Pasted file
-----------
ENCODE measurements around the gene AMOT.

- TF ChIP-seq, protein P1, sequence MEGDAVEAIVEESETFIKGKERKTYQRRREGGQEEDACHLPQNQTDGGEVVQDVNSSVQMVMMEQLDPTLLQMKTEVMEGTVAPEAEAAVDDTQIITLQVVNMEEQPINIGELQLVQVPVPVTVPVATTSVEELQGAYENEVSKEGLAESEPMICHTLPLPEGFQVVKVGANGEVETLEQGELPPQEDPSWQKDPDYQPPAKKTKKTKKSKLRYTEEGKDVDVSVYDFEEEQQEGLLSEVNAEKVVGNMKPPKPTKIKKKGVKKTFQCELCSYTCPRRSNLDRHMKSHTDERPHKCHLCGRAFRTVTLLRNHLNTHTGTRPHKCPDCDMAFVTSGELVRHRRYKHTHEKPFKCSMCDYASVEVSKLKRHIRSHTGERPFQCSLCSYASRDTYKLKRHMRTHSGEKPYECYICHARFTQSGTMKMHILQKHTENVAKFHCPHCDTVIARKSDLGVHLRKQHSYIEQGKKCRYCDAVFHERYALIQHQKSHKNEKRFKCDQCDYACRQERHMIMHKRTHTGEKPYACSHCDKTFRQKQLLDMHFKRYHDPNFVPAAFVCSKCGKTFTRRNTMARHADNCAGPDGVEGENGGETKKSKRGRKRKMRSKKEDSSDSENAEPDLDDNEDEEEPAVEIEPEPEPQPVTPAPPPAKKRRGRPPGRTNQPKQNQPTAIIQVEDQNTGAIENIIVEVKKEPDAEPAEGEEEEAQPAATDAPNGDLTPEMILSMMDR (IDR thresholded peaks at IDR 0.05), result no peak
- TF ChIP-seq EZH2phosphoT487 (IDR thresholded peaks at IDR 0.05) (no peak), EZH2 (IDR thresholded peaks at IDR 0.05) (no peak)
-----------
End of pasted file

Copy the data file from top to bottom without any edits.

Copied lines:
ENCODE measurements around the gene AMOT.

- TF ChIP-seq, protein P1, sequence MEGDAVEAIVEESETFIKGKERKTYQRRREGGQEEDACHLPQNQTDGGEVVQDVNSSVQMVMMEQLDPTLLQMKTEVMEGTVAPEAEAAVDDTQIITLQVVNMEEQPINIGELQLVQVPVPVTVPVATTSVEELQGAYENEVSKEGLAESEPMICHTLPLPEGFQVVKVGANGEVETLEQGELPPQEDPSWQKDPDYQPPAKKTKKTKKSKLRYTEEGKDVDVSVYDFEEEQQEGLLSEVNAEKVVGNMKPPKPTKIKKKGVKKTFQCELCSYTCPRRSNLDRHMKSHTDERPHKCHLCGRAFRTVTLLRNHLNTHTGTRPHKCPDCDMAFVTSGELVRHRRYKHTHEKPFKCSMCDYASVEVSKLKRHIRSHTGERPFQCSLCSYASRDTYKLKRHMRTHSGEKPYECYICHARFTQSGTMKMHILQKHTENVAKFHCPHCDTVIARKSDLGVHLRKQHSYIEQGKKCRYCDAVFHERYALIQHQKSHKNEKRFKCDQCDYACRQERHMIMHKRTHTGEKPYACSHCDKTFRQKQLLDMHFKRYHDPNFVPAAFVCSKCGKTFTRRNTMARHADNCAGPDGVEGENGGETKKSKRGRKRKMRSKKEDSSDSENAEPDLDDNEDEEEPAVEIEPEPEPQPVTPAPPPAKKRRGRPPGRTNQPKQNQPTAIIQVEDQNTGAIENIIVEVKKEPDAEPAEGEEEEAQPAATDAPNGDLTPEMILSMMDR (IDR thresholded peaks at IDR 0.05), result no peak
- TF ChIP-seq EZH2phosphoT487 (IDR thresholded peaks at IDR 0.05) (no peak), EZH2 (IDR thresholded peaks at IDR 0.05) (no peak)